When you can’t solve the problem, manage it. A good way to stay on track and avoid running off course. Build guardrails. Call for external help. Appoint a devil’s advocate who can bring you back whenever you stray off track. Appoint a messenger of bad news — one who can tell it to your face that you need stop acting stupid and get that blister checked before it’s too late. You must make it a habit to listen to the bearer of bad news.
“The first messenger, that gave notice of Lucullus’ coming was so far from pleasing Tigranes that, he had his head cut off for his pains; and no man dared to bring further information. Without any intelligence at all, Tigranes sat while war was already blazing around him, giving ear only to those who flattered him.”
— Plutarch’s Lives
If you are planning to get fit, appoint a trainer. If you are building a new habit, use a habit tracker. If you want to put money in stocks, but don’t have the nerves for it, hire a wealth manager.
Similarly, if you think someone is ignoring a bad situation in the hopes that it will go away eventually, tell her she is embracing the Ostrich Effect. If your friend is in a bad relationship, but is in denial of it, be a good friend and get her out of it. If your friend is believes he is learning tennis but sucks at it, and isn’t really progressing, convince him of that.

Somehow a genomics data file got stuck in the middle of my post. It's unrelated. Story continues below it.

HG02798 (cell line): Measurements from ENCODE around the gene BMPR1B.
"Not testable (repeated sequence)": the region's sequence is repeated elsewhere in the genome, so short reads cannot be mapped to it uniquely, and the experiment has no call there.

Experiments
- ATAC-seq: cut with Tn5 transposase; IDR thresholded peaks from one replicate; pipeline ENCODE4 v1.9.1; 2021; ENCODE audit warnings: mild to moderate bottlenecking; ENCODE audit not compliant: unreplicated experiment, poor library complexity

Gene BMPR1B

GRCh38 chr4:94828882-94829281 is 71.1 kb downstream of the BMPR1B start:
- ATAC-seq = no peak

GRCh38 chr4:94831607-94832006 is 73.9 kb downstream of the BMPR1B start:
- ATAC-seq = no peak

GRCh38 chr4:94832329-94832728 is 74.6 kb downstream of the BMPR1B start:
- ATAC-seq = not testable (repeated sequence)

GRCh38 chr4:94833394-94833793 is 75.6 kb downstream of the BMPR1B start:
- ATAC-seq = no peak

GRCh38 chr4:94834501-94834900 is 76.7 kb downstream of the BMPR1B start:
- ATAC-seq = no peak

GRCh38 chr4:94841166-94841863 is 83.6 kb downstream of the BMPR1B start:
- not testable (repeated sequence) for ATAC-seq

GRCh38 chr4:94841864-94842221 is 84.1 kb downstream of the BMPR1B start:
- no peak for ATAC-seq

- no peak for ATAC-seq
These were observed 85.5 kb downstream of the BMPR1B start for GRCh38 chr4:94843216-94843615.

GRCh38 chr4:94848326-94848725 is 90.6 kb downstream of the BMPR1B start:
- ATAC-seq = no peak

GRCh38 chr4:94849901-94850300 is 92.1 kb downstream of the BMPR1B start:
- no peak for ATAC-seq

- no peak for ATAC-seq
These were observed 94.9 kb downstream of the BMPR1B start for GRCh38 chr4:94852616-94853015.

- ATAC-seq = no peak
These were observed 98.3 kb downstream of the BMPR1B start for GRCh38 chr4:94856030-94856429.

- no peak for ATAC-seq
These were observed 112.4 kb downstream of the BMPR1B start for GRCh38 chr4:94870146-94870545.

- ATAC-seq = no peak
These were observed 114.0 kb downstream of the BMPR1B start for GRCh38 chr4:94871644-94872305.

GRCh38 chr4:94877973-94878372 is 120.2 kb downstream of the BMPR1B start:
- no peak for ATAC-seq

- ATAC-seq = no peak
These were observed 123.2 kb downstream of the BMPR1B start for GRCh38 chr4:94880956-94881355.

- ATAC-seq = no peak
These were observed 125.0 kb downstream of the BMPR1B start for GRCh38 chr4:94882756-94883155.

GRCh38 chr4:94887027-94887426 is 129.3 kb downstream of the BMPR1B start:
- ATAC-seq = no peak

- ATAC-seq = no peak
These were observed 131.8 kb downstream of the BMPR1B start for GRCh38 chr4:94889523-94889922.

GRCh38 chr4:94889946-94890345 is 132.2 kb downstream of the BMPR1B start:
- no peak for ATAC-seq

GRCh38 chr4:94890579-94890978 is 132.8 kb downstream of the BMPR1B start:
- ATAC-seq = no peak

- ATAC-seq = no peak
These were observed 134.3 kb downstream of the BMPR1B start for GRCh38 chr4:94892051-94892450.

It’s easier said than done. Denial ain’t just a river in Egypt. It takes a lot of effort to break through people’s guards, get their heads out of the sand, and make them look at reality.
The Afghan government had been telling the US for years that Pakistan was backing the Afghan Taliban and was housing its leaders including those of the Al Qaida.
As this was the same Pakistan that the US was funding with billions of dollars to ensure Pakistan’s nuclear weapons don’t fall into the hands of extremists, the US didn’t want to believe the masses of evidence being gathered by its intelligence about Pakistan’s duplicity.
For years, America’s “denial” of Pakistan’s dual strategy was the world’s best (read worst) example of the Ostrich Effect. Lesson: don’t be like America. Train your System 2 to keep your biases in check, and study the facts independently. The truth does not change according to our ability to stomach it.